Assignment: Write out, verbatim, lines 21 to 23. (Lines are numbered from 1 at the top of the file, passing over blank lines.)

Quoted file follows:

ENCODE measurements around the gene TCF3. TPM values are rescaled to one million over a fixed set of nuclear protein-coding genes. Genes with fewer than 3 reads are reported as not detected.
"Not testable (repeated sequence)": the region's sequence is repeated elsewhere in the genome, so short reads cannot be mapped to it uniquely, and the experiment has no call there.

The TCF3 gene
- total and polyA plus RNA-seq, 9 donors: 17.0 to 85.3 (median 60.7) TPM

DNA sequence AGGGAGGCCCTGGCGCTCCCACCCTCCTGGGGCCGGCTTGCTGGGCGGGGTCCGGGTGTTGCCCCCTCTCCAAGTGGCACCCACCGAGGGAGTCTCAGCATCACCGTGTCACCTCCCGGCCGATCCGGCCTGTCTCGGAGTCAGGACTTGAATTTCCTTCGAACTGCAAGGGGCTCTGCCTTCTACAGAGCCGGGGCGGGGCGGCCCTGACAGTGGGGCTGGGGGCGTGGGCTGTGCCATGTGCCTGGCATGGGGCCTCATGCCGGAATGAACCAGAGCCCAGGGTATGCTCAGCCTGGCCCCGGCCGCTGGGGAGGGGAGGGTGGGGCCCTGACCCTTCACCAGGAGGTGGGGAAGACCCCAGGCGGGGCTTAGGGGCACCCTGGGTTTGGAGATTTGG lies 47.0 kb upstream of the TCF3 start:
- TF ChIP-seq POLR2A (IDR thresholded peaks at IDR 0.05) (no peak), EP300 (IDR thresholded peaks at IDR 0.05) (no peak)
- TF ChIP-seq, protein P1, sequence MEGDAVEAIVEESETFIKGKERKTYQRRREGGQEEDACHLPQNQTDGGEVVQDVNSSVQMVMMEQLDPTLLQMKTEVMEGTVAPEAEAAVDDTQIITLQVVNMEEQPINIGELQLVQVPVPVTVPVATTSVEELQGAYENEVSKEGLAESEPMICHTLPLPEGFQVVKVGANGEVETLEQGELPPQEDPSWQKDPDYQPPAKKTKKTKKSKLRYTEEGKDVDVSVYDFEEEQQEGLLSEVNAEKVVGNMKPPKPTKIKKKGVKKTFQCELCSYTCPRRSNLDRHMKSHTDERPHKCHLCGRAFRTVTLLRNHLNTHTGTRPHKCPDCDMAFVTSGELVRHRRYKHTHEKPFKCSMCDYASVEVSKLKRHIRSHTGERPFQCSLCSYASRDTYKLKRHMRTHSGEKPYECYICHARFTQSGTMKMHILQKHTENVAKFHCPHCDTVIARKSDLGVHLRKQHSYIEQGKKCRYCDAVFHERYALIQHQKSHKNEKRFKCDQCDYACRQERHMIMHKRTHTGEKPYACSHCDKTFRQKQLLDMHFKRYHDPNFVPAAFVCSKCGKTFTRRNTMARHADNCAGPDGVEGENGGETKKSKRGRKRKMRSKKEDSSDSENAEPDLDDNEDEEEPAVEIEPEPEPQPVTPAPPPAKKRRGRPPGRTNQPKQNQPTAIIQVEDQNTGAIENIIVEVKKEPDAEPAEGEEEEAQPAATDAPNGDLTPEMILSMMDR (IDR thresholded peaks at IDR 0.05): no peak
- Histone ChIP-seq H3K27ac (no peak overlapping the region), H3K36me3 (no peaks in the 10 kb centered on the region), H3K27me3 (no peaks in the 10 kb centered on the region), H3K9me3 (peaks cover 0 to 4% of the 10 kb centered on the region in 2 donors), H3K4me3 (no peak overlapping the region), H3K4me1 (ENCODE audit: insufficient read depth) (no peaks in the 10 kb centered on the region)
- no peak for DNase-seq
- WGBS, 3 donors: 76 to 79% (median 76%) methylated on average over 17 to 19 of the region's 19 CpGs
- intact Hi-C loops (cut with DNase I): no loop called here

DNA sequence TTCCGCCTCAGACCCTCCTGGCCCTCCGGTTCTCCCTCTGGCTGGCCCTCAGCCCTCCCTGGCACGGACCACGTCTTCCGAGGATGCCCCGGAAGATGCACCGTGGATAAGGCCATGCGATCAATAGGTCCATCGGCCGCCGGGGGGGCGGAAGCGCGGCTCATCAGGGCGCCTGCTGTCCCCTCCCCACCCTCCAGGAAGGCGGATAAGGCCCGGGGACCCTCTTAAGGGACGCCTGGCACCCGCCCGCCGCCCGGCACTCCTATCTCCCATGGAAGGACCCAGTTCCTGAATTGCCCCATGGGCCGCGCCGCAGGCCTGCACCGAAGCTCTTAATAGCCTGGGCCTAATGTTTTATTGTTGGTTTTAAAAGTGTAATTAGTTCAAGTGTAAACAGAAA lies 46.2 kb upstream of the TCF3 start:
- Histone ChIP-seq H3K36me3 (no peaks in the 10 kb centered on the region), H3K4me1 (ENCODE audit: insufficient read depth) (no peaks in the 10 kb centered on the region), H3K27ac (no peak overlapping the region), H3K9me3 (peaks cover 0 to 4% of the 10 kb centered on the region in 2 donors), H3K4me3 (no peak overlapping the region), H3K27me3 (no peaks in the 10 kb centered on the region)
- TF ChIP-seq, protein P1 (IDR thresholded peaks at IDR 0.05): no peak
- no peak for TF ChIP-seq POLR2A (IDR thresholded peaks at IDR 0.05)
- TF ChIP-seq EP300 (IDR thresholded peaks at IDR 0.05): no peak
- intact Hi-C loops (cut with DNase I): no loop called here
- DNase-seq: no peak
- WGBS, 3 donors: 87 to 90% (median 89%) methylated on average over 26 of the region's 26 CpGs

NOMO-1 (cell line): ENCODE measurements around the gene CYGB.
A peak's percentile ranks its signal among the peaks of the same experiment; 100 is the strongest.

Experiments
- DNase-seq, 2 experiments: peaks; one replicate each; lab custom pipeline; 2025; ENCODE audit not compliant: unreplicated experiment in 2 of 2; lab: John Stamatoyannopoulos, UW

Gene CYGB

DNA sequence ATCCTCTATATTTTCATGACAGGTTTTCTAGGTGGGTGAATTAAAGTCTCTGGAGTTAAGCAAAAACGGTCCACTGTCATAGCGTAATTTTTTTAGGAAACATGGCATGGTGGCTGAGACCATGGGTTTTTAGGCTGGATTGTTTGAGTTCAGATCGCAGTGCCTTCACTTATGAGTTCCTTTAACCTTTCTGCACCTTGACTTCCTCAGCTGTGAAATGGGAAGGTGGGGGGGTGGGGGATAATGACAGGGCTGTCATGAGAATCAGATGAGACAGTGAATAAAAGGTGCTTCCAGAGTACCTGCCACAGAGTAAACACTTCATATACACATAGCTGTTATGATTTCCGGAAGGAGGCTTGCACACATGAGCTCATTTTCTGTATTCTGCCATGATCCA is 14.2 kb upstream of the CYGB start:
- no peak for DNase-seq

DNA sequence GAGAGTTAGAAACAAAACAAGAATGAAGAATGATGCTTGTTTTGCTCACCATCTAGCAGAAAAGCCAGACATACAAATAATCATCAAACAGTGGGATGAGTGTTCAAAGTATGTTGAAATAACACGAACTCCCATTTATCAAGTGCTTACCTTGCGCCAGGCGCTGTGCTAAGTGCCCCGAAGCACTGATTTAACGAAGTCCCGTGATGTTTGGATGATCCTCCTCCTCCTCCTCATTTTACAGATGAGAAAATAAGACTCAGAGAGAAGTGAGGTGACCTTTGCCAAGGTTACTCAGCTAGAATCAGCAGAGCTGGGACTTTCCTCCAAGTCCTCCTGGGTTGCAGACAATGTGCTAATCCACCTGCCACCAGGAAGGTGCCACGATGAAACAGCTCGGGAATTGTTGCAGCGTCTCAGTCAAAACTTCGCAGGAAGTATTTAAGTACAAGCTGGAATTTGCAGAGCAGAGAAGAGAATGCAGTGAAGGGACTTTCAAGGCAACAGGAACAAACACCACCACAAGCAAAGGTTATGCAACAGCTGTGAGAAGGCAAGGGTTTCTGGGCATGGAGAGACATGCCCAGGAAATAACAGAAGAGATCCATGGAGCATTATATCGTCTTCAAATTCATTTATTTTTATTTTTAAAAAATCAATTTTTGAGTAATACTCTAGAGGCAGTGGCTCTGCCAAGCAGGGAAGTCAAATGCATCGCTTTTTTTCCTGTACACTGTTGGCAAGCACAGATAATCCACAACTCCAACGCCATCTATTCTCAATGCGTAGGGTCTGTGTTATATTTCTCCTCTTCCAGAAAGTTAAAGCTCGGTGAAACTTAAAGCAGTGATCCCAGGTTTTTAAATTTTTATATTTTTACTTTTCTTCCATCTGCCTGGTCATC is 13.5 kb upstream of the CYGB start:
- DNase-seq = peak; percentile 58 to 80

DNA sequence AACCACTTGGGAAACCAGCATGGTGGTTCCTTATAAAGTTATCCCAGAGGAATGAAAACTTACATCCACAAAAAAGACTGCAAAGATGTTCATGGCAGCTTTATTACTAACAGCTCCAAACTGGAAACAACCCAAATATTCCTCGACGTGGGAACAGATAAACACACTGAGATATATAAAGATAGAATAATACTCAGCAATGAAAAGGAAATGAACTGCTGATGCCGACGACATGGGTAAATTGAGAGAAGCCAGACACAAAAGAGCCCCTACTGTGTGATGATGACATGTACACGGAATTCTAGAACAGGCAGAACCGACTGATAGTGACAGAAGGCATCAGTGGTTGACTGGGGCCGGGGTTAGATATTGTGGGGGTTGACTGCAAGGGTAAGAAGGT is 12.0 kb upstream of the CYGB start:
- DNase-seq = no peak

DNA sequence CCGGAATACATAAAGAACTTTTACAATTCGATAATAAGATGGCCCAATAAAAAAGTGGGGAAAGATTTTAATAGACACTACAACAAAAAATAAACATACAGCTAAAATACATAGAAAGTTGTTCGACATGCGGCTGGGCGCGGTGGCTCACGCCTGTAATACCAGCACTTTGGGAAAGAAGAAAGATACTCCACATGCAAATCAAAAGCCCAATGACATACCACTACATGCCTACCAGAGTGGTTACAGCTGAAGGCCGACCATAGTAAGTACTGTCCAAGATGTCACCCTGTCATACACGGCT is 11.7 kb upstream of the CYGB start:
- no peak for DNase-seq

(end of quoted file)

A peak's percentile ranks its signal among the peaks of the same experiment; 100 is the strongest.

Experiments
- DNase-seq, 2 experiments: peaks; one replicate each; lab custom pipeline; 2025; ENCODE audit not compliant: unreplicated experiment in 2 of 2; lab: John Stamatoyannopoulos, UW